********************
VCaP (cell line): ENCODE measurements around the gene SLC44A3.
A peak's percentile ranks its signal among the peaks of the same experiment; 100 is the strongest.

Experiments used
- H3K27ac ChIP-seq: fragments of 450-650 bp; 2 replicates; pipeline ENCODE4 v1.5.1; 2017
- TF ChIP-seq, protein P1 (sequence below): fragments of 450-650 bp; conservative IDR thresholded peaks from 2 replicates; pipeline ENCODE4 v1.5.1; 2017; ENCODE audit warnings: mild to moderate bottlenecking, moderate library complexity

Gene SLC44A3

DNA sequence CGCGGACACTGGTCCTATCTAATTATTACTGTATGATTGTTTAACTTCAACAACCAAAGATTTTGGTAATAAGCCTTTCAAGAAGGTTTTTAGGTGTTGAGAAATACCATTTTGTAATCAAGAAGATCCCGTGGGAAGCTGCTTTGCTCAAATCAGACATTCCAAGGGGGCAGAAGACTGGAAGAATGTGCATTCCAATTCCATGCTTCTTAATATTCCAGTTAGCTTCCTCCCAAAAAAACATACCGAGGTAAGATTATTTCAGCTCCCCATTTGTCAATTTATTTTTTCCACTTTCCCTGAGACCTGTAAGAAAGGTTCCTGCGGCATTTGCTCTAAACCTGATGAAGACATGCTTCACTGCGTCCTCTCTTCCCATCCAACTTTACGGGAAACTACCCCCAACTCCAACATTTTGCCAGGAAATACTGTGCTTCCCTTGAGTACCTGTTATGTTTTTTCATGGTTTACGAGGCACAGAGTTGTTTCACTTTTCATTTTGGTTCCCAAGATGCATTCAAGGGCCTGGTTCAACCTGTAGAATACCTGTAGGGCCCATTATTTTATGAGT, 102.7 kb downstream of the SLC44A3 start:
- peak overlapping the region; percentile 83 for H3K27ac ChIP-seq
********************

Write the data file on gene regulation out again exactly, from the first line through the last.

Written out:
VCaP (cell line): ENCODE measurements around the gene SLC44A3.
A peak's percentile ranks its signal among the peaks of the same experiment; 100 is the strongest.

Experiments used
- H3K27ac ChIP-seq: fragments of 450-650 bp; 2 replicates; pipeline ENCODE4 v1.5.1; 2017
- TF ChIP-seq, protein P1 (sequence below): fragments of 450-650 bp; conservative IDR thresholded peaks from 2 replicates; pipeline ENCODE4 v1.5.1; 2017; ENCODE audit warnings: mild to moderate bottlenecking, moderate library complexity

Gene SLC44A3

DNA sequence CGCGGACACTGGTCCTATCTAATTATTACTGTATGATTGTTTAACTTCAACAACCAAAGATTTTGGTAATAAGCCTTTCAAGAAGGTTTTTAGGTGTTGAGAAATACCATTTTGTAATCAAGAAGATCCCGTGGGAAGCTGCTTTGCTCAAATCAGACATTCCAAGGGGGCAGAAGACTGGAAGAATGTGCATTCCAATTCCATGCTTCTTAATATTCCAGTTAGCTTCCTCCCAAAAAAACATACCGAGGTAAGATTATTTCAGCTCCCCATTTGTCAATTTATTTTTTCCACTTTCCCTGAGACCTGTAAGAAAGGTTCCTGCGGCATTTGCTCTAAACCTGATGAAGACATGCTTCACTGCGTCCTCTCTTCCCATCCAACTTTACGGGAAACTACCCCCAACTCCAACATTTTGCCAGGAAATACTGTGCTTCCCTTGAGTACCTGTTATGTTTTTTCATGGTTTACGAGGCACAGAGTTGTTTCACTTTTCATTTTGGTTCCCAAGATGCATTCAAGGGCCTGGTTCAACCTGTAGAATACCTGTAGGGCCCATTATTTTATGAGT, 102.7 kb downstream of the SLC44A3 start:
- peak overlapping the region; percentile 83 for H3K27ac ChIP-seq